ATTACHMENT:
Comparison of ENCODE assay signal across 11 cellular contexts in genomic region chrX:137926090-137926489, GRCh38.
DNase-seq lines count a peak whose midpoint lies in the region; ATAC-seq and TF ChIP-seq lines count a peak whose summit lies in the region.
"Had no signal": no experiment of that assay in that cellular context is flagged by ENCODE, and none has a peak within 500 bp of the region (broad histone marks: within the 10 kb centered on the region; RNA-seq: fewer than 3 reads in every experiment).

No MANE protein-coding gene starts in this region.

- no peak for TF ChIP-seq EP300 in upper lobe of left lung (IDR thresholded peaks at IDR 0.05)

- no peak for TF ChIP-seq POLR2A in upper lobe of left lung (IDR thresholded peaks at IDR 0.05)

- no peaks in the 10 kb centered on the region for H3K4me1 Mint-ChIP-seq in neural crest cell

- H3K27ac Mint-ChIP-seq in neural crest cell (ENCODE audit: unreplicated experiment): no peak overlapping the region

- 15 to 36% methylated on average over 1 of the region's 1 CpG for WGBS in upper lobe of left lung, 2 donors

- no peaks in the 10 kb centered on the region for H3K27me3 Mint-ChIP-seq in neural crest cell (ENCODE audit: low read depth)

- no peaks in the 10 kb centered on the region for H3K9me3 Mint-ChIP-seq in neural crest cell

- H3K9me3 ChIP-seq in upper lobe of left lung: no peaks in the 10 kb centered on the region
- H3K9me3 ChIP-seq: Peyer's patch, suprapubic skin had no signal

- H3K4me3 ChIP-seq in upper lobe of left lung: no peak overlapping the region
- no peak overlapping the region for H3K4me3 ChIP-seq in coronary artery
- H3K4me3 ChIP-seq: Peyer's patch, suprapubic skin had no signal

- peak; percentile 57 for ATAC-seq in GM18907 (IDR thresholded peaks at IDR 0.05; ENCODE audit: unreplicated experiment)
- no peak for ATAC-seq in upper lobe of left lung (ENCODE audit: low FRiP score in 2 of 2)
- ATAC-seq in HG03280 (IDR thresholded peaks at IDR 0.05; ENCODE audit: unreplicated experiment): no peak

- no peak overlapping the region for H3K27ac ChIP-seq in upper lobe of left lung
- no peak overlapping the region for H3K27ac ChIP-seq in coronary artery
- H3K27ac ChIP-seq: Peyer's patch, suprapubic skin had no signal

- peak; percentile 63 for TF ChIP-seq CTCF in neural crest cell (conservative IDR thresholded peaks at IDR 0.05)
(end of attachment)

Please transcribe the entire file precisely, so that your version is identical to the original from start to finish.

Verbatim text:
Comparison of ENCODE assay signal across 11 cellular contexts in genomic region chrX:137926090-137926489, GRCh38.
DNase-seq lines count a peak whose midpoint lies in the region; ATAC-seq and TF ChIP-seq lines count a peak whose summit lies in the region.
"Had no signal": no experiment of that assay in that cellular context is flagged by ENCODE, and none has a peak within 500 bp of the region (broad histone marks: within the 10 kb centered on the region; RNA-seq: fewer than 3 reads in every experiment).

No MANE protein-coding gene starts in this region.

- no peak for TF ChIP-seq EP300 in upper lobe of left lung (IDR thresholded peaks at IDR 0.05)

- no peak for TF ChIP-seq POLR2A in upper lobe of left lung (IDR thresholded peaks at IDR 0.05)

- no peaks in the 10 kb centered on the region for H3K4me1 Mint-ChIP-seq in neural crest cell

- H3K27ac Mint-ChIP-seq in neural crest cell (ENCODE audit: unreplicated experiment): no peak overlapping the region

- 15 to 36% methylated on average over 1 of the region's 1 CpG for WGBS in upper lobe of left lung, 2 donors

- no peaks in the 10 kb centered on the region for H3K27me3 Mint-ChIP-seq in neural crest cell (ENCODE audit: low read depth)

- no peaks in the 10 kb centered on the region for H3K9me3 Mint-ChIP-seq in neural crest cell

- H3K9me3 ChIP-seq in upper lobe of left lung: no peaks in the 10 kb centered on the region
- H3K9me3 ChIP-seq: Peyer's patch, suprapubic skin had no signal

- H3K4me3 ChIP-seq in upper lobe of left lung: no peak overlapping the region
- no peak overlapping the region for H3K4me3 ChIP-seq in coronary artery
- H3K4me3 ChIP-seq: Peyer's patch, suprapubic skin had no signal

- peak; percentile 57 for ATAC-seq in GM18907 (IDR thresholded peaks at IDR 0.05; ENCODE audit: unreplicated experiment)
- no peak for ATAC-seq in upper lobe of left lung (ENCODE audit: low FRiP score in 2 of 2)
- ATAC-seq in HG03280 (IDR thresholded peaks at IDR 0.05; ENCODE audit: unreplicated experiment): no peak

- no peak overlapping the region for H3K27ac ChIP-seq in upper lobe of left lung
- no peak overlapping the region for H3K27ac ChIP-seq in coronary artery
- H3K27ac ChIP-seq: Peyer's patch, suprapubic skin had no signal

- peak; percentile 63 for TF ChIP-seq CTCF in neural crest cell (conservative IDR thresholded peaks at IDR 0.05)